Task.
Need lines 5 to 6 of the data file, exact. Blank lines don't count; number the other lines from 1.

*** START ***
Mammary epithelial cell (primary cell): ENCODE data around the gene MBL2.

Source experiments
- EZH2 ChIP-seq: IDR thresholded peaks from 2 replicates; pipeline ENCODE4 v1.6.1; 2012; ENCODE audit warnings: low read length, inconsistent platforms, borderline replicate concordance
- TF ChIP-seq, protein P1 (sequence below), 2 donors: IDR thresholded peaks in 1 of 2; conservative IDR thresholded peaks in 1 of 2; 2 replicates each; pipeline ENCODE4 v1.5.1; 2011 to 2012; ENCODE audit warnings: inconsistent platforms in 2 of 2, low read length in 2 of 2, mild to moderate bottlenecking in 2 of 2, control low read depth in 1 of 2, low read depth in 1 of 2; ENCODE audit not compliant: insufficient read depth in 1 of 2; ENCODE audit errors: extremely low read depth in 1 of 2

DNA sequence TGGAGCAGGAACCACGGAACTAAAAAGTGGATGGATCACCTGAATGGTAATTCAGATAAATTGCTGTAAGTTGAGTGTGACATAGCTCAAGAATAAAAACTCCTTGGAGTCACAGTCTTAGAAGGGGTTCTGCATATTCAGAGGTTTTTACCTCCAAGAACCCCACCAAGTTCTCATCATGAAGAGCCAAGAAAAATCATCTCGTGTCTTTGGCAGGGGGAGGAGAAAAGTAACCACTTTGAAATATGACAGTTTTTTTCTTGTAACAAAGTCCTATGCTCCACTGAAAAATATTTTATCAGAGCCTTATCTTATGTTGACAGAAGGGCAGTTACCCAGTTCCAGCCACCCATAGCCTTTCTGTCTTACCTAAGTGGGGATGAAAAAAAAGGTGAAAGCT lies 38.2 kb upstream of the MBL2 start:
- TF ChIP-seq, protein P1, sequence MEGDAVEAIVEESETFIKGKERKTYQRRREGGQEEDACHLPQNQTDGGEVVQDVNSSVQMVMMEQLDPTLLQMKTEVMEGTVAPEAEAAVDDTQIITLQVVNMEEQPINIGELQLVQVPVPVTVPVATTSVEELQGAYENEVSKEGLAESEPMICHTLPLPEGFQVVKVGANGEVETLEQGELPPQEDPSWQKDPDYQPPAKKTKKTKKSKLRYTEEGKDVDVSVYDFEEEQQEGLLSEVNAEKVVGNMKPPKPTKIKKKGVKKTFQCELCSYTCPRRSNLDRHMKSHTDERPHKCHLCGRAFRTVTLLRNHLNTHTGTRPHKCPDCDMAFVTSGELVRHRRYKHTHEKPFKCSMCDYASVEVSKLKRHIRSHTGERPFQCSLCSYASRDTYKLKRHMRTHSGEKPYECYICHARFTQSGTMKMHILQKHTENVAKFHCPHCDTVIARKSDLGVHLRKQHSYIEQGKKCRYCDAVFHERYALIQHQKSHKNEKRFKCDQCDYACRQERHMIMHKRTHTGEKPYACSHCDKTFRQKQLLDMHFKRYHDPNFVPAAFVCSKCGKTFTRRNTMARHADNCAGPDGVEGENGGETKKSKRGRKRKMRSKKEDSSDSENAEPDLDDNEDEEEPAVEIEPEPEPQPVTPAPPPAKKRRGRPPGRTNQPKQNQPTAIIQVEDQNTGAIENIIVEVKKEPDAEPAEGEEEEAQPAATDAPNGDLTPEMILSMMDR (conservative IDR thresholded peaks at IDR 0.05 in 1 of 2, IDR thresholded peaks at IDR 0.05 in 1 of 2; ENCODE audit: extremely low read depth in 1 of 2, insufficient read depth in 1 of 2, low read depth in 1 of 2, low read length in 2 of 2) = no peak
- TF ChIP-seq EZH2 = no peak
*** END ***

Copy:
DNA sequence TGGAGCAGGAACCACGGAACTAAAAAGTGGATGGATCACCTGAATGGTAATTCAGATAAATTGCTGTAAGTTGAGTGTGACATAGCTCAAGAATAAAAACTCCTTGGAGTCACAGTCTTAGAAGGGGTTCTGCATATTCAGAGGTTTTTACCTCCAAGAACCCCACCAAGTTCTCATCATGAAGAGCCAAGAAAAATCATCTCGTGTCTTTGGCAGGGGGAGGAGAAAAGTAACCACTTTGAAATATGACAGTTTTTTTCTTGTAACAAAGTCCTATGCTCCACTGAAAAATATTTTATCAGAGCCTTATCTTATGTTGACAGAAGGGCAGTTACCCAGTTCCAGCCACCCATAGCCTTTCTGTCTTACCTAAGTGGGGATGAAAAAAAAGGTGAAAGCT lies 38.2 kb upstream of the MBL2 start:
- TF ChIP-seq, protein P1, sequence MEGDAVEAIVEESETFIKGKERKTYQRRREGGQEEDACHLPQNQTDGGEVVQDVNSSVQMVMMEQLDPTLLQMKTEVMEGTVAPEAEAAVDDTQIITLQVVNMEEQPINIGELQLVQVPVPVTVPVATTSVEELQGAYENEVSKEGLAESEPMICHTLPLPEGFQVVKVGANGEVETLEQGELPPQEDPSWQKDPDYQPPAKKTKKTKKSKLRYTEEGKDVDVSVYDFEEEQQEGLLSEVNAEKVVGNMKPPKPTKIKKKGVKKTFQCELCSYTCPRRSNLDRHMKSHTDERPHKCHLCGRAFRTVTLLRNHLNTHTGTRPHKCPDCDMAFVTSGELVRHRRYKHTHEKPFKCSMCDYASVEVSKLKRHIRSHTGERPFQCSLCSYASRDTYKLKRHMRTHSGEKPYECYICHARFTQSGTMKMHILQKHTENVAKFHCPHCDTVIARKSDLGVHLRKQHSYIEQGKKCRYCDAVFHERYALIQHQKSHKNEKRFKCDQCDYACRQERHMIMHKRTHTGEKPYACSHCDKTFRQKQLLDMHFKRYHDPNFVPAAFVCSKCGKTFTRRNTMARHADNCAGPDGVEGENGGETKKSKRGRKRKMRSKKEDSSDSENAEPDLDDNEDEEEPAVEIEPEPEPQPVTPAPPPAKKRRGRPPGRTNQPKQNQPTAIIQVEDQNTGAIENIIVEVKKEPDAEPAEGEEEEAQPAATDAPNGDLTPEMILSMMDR (conservative IDR thresholded peaks at IDR 0.05 in 1 of 2, IDR thresholded peaks at IDR 0.05 in 1 of 2; ENCODE audit: extremely low read depth in 1 of 2, insufficient read depth in 1 of 2, low read depth in 1 of 2, low read length in 2 of 2) = no peak